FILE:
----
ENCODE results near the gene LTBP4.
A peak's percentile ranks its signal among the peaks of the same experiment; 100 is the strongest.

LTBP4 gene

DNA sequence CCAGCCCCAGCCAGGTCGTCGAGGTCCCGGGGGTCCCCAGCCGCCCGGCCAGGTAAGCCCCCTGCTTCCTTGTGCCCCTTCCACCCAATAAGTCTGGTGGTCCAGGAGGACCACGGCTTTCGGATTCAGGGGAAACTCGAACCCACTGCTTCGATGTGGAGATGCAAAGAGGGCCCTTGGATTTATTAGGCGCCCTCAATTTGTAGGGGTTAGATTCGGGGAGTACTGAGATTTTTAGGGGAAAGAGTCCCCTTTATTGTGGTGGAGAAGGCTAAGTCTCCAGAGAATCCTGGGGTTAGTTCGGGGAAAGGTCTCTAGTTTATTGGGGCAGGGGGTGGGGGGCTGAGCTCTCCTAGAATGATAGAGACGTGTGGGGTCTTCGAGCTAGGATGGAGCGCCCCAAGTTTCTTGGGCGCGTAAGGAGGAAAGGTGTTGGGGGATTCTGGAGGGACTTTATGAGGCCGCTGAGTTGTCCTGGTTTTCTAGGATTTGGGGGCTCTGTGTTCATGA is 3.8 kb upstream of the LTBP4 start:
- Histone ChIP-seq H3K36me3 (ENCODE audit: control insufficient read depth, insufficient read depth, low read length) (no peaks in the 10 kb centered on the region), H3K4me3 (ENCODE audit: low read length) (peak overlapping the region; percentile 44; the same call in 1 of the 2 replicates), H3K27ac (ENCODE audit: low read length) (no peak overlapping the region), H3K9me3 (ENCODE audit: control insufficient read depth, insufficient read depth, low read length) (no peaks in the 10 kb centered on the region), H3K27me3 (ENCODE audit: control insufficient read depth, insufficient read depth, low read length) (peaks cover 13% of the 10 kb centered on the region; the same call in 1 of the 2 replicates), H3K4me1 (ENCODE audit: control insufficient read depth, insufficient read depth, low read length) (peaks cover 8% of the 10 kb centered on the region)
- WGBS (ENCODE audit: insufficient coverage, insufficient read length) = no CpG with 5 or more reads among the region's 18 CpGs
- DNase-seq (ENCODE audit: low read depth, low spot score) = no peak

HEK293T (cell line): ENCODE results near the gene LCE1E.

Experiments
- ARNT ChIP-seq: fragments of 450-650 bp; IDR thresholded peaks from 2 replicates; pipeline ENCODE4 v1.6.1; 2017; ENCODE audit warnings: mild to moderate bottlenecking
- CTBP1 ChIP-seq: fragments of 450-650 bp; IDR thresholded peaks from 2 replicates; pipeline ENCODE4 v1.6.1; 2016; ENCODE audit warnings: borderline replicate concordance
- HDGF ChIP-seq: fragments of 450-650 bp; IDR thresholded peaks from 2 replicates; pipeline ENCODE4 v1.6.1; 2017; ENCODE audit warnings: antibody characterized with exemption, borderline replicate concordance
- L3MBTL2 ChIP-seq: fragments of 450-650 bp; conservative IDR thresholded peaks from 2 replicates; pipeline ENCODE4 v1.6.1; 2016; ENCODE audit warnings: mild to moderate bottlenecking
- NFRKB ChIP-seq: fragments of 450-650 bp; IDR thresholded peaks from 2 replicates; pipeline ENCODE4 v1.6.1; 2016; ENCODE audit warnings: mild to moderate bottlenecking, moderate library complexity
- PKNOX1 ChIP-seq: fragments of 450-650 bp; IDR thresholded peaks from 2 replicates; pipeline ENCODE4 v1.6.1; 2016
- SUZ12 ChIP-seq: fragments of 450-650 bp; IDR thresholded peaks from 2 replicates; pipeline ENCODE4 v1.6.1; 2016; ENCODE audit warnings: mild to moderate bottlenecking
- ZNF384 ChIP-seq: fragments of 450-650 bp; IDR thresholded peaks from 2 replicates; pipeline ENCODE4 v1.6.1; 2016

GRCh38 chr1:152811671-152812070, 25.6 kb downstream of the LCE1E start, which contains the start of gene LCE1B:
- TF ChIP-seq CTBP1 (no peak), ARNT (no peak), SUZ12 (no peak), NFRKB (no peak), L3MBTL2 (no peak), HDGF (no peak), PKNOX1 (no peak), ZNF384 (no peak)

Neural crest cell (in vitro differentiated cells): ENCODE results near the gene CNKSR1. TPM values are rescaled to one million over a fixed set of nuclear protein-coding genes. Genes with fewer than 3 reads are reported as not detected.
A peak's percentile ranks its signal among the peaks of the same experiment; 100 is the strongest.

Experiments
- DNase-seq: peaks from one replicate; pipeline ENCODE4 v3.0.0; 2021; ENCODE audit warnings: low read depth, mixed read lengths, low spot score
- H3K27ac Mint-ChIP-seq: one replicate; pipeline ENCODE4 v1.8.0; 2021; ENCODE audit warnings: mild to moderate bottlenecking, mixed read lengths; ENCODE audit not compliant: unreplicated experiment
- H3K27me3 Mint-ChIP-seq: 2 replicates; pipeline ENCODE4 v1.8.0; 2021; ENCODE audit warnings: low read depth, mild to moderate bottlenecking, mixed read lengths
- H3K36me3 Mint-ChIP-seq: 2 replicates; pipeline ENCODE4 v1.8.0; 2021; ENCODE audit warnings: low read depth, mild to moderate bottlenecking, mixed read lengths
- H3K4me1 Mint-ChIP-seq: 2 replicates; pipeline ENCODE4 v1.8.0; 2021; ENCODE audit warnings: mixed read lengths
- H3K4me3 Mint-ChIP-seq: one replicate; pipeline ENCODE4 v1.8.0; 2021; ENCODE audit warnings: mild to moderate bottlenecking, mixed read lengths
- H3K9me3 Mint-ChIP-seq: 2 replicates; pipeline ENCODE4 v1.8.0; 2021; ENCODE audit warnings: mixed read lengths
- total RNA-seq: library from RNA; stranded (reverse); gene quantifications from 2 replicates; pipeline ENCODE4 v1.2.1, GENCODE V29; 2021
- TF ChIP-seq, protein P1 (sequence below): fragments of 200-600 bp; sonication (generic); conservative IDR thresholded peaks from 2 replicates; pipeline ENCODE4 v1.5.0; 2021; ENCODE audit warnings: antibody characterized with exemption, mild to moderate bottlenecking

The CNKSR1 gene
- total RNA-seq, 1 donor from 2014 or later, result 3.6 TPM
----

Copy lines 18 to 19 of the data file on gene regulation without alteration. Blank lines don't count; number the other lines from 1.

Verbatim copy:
GRCh38 chr1:152811671-152812070, 25.6 kb downstream of the LCE1E start, which contains the start of gene LCE1B:
- TF ChIP-seq CTBP1 (no peak), ARNT (no peak), SUZ12 (no peak), NFRKB (no peak), L3MBTL2 (no peak), HDGF (no peak), PKNOX1 (no peak), ZNF384 (no peak)